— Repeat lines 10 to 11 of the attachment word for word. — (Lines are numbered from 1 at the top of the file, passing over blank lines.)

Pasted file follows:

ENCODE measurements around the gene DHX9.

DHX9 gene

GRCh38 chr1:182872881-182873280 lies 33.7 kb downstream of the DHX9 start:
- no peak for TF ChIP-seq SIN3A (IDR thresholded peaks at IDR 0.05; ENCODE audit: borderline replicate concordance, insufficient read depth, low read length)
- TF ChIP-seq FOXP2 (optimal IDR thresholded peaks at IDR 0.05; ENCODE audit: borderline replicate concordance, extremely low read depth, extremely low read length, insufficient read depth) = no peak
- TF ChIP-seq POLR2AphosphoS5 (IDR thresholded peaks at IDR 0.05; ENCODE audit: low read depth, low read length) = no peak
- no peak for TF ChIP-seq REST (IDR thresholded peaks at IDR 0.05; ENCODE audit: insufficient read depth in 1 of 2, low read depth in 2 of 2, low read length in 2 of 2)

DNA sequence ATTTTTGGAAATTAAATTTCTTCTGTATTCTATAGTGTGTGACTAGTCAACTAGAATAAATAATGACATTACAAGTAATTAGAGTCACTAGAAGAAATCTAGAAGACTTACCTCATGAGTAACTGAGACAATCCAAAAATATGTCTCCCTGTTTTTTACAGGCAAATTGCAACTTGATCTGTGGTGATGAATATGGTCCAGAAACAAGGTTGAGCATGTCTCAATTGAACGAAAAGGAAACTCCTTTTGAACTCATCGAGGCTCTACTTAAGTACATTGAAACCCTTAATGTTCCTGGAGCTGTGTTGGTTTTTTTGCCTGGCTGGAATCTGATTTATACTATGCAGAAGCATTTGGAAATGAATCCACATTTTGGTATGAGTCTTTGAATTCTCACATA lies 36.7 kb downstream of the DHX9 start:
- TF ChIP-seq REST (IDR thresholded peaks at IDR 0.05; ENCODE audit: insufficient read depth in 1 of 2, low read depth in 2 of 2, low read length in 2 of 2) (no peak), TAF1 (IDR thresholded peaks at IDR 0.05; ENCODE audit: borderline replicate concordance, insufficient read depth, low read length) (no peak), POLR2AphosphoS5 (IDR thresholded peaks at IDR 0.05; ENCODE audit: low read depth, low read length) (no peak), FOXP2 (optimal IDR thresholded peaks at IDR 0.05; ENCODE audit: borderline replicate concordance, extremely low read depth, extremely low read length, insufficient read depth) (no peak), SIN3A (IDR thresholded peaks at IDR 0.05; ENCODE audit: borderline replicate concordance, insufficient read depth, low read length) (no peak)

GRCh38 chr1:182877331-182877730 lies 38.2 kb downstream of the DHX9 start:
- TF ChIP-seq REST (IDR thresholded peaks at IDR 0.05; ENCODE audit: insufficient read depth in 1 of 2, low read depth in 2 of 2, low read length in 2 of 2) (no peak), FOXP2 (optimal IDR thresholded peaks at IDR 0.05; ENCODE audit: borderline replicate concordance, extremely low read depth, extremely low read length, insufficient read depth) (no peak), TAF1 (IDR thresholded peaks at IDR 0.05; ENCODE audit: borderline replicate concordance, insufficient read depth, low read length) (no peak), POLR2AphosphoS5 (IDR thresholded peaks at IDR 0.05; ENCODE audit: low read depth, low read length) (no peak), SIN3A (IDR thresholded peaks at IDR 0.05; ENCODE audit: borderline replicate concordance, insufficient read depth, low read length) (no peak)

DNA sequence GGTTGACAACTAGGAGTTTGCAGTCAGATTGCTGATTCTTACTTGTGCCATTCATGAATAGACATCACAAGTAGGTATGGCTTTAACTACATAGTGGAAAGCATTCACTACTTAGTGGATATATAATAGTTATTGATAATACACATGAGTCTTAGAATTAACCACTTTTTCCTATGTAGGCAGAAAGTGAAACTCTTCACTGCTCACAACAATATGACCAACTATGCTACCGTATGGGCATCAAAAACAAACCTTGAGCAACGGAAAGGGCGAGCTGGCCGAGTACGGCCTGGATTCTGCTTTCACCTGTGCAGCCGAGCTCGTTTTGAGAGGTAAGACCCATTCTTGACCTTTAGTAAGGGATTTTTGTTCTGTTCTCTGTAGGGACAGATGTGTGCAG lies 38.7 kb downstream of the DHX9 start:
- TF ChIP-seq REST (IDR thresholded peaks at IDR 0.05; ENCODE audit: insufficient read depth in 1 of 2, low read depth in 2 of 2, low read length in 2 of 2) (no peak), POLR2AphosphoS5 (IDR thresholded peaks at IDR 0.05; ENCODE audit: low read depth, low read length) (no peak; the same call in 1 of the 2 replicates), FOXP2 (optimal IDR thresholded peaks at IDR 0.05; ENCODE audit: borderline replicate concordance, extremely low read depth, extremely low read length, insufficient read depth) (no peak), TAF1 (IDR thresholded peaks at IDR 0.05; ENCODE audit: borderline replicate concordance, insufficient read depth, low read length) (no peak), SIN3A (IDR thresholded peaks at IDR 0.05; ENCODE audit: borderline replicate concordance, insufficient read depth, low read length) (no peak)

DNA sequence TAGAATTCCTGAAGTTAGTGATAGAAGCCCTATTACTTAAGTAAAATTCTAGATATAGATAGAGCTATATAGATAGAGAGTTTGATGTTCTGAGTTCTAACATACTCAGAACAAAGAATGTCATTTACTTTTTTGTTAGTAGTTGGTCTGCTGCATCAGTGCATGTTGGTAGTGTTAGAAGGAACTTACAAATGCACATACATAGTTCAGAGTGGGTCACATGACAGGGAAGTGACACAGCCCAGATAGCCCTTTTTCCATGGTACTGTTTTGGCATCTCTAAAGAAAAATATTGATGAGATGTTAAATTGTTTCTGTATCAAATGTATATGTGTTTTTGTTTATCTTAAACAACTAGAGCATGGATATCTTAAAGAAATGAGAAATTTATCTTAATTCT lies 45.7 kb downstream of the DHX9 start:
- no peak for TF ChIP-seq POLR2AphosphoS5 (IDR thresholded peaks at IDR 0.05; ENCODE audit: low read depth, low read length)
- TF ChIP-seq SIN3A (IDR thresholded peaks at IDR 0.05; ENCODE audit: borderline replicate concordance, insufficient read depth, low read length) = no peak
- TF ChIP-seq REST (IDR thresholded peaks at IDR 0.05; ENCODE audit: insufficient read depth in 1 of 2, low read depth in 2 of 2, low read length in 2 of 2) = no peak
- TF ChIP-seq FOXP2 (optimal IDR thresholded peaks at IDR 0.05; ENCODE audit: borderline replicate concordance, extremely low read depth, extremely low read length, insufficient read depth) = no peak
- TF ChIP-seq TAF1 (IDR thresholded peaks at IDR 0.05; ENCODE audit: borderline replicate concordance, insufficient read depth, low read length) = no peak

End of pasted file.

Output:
GRCh38 chr1:182877331-182877730 lies 38.2 kb downstream of the DHX9 start:
- TF ChIP-seq REST (IDR thresholded peaks at IDR 0.05; ENCODE audit: insufficient read depth in 1 of 2, low read depth in 2 of 2, low read length in 2 of 2) (no peak), FOXP2 (optimal IDR thresholded peaks at IDR 0.05; ENCODE audit: borderline replicate concordance, extremely low read depth, extremely low read length, insufficient read depth) (no peak), TAF1 (IDR thresholded peaks at IDR 0.05; ENCODE audit: borderline replicate concordance, insufficient read depth, low read length) (no peak), POLR2AphosphoS5 (IDR thresholded peaks at IDR 0.05; ENCODE audit: low read depth, low read length) (no peak), SIN3A (IDR thresholded peaks at IDR 0.05; ENCODE audit: borderline replicate concordance, insufficient read depth, low read length) (no peak)